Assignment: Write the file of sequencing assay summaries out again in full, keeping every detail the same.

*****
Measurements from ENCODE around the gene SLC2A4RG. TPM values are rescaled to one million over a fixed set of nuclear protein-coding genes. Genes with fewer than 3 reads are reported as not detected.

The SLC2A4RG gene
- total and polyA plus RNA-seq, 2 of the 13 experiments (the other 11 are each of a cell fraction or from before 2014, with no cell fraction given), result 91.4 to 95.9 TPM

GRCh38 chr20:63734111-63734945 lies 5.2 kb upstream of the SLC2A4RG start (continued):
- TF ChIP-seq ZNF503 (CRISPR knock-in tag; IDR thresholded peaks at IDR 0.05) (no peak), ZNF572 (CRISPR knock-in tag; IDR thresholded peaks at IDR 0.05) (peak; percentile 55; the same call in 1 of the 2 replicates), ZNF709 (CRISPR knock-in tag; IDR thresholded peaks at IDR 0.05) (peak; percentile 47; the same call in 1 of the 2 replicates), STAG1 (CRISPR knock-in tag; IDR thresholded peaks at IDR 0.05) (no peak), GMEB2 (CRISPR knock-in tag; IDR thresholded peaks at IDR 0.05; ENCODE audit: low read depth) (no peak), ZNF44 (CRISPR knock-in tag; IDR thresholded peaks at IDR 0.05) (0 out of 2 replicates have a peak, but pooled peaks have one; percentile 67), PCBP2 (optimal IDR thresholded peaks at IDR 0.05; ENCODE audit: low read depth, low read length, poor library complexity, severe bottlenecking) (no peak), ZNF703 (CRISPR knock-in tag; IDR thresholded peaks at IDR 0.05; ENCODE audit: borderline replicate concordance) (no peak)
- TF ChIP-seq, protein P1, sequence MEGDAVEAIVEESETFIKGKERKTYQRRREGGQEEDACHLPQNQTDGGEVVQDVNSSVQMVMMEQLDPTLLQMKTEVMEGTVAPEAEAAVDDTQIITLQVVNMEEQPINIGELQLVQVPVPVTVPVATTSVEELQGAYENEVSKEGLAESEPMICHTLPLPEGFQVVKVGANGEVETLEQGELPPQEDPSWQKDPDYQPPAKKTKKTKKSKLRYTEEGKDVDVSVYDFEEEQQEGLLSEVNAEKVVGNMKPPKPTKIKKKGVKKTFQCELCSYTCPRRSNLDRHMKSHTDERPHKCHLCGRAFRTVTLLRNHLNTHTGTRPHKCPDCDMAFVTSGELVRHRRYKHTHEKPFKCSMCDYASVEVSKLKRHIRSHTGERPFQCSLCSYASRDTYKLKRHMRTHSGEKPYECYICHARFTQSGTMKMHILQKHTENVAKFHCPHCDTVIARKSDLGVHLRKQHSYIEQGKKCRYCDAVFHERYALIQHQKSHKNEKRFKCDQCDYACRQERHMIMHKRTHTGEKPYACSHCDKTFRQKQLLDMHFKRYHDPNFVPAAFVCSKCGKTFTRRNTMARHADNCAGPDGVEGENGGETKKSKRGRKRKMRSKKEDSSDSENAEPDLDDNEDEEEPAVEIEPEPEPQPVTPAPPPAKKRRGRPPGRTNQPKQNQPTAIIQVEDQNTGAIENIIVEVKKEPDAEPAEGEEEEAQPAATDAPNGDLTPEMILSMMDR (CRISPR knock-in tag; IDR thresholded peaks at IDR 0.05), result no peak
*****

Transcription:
Measurements from ENCODE around the gene SLC2A4RG. TPM values are rescaled to one million over a fixed set of nuclear protein-coding genes. Genes with fewer than 3 reads are reported as not detected.

The SLC2A4RG gene
- total and polyA plus RNA-seq, 2 of the 13 experiments (the other 11 are each of a cell fraction or from before 2014, with no cell fraction given), result 91.4 to 95.9 TPM

GRCh38 chr20:63734111-63734945 lies 5.2 kb upstream of the SLC2A4RG start (continued):
- TF ChIP-seq ZNF503 (CRISPR knock-in tag; IDR thresholded peaks at IDR 0.05) (no peak), ZNF572 (CRISPR knock-in tag; IDR thresholded peaks at IDR 0.05) (peak; percentile 55; the same call in 1 of the 2 replicates), ZNF709 (CRISPR knock-in tag; IDR thresholded peaks at IDR 0.05) (peak; percentile 47; the same call in 1 of the 2 replicates), STAG1 (CRISPR knock-in tag; IDR thresholded peaks at IDR 0.05) (no peak), GMEB2 (CRISPR knock-in tag; IDR thresholded peaks at IDR 0.05; ENCODE audit: low read depth) (no peak), ZNF44 (CRISPR knock-in tag; IDR thresholded peaks at IDR 0.05) (0 out of 2 replicates have a peak, but pooled peaks have one; percentile 67), PCBP2 (optimal IDR thresholded peaks at IDR 0.05; ENCODE audit: low read depth, low read length, poor library complexity, severe bottlenecking) (no peak), ZNF703 (CRISPR knock-in tag; IDR thresholded peaks at IDR 0.05; ENCODE audit: borderline replicate concordance) (no peak)
- TF ChIP-seq, protein P1, sequence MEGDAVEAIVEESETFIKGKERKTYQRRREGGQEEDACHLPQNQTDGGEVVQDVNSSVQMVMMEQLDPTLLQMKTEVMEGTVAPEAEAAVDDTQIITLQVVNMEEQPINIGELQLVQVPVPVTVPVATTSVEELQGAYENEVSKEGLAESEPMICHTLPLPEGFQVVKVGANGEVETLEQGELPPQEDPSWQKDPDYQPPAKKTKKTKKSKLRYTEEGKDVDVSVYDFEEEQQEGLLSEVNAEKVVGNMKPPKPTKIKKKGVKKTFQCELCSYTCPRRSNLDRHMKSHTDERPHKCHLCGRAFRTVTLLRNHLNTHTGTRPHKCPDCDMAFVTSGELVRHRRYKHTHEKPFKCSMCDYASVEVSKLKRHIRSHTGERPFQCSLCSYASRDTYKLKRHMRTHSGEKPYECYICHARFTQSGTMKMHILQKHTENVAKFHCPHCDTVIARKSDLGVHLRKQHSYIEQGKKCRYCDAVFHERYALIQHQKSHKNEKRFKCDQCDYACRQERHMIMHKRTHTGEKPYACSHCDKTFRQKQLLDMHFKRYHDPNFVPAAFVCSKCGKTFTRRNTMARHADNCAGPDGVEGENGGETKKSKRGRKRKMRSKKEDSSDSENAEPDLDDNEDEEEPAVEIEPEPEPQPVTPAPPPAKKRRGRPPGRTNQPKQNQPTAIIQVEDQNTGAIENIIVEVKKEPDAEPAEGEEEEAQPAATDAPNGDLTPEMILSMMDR (CRISPR knock-in tag; IDR thresholded peaks at IDR 0.05), result no peak